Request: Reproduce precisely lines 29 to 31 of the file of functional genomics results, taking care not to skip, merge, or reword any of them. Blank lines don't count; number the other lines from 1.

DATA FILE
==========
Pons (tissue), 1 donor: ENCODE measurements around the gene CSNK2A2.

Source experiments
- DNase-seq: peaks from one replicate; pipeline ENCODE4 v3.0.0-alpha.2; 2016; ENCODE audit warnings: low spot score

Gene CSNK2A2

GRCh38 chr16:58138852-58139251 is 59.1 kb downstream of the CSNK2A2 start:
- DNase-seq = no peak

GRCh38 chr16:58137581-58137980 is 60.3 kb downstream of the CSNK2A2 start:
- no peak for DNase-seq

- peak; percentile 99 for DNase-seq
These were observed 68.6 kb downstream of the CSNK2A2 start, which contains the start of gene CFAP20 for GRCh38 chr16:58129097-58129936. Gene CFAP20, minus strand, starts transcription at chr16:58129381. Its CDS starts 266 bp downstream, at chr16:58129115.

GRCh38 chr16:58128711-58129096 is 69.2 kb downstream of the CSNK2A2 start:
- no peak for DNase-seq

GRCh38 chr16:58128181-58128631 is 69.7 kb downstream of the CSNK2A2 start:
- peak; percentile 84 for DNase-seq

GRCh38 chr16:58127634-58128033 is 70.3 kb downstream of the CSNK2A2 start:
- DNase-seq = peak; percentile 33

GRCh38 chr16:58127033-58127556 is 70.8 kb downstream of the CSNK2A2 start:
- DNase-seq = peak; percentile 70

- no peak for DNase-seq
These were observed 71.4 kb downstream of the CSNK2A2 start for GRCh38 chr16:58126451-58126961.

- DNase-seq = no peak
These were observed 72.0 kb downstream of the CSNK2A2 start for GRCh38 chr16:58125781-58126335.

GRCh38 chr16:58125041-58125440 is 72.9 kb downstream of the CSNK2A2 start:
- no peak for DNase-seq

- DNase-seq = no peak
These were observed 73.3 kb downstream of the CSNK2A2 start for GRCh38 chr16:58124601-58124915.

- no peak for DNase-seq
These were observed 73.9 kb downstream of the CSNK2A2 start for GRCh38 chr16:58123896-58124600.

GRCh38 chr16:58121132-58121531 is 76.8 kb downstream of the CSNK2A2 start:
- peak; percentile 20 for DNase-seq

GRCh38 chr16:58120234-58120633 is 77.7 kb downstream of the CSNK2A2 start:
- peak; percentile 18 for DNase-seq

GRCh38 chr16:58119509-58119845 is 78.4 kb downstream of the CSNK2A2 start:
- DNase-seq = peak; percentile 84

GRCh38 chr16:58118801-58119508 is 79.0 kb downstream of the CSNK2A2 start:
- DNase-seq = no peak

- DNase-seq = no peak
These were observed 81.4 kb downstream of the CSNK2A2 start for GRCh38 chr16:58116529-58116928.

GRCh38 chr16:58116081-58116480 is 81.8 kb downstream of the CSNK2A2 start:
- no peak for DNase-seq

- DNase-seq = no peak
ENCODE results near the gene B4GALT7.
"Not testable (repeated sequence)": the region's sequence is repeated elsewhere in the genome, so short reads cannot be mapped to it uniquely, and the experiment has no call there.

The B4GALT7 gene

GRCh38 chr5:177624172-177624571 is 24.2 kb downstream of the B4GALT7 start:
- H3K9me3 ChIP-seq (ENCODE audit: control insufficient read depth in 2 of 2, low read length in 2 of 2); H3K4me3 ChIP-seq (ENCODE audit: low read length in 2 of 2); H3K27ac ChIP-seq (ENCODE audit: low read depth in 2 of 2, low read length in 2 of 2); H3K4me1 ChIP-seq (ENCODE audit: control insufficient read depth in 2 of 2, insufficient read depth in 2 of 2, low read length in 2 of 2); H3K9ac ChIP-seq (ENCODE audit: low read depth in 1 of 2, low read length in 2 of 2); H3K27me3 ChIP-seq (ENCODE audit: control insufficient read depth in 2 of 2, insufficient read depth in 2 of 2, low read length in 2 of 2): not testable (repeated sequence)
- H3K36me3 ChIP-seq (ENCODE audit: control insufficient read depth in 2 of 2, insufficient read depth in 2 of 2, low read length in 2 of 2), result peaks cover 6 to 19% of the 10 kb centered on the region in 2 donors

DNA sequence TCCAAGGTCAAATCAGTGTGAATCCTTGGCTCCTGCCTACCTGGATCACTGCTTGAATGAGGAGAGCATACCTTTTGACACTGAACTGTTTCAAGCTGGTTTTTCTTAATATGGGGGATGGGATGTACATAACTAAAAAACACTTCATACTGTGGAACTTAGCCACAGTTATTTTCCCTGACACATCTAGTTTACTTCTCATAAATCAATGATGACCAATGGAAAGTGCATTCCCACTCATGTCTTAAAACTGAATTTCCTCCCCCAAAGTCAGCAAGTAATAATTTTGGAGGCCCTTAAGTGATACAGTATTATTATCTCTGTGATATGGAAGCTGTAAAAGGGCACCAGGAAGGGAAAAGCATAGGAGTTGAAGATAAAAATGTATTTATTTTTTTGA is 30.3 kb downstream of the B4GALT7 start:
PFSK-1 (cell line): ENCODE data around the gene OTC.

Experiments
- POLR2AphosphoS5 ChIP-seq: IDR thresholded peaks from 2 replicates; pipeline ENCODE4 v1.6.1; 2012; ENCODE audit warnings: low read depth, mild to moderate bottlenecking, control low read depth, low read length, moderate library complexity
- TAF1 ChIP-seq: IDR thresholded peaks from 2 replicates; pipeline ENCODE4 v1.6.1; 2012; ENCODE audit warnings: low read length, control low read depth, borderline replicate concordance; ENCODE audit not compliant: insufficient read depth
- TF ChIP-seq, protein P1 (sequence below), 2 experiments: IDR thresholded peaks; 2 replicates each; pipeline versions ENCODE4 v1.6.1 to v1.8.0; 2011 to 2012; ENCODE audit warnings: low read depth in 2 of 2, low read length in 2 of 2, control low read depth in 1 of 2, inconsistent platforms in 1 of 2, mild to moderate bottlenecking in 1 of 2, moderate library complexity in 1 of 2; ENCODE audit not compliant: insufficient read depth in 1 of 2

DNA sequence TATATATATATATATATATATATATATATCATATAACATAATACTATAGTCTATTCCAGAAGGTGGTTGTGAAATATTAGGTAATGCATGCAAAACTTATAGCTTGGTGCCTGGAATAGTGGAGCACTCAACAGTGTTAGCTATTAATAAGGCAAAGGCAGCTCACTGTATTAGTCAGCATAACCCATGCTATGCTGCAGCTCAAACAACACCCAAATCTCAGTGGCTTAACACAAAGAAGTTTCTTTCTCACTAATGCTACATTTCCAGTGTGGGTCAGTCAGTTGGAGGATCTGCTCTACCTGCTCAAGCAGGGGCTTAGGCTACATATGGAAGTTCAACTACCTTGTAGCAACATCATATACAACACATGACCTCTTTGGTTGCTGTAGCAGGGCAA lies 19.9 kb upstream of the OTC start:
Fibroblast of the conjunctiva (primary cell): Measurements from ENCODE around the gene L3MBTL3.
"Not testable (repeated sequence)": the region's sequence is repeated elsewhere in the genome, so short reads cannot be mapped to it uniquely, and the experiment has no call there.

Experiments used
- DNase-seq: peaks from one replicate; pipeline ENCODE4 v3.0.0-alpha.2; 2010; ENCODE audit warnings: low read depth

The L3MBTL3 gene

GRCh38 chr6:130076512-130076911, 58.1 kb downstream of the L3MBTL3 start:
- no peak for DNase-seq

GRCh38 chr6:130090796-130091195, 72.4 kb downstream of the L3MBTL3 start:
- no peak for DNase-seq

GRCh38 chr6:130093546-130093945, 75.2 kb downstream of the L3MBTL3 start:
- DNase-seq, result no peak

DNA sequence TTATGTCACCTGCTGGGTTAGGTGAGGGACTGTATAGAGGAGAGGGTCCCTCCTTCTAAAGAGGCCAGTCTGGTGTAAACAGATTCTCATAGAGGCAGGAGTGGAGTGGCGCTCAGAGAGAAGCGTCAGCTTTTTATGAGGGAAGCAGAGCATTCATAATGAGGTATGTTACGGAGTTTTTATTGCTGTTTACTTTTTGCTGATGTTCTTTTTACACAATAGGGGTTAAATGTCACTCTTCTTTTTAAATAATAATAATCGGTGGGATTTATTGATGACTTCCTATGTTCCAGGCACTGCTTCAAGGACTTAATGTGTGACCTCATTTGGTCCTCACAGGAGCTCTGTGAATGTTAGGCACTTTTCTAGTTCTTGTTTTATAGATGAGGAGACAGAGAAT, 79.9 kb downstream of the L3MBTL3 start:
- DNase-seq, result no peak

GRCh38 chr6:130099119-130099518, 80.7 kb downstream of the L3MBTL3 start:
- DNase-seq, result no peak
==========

GRCh38 chr16:58121132-58121531 is 76.8 kb downstream of the CSNK2A2 start:
- peak; percentile 20 for DNase-seq

GRCh38 chr16:58120234-58120633 is 77.7 kb downstream of the CSNK2A2 start: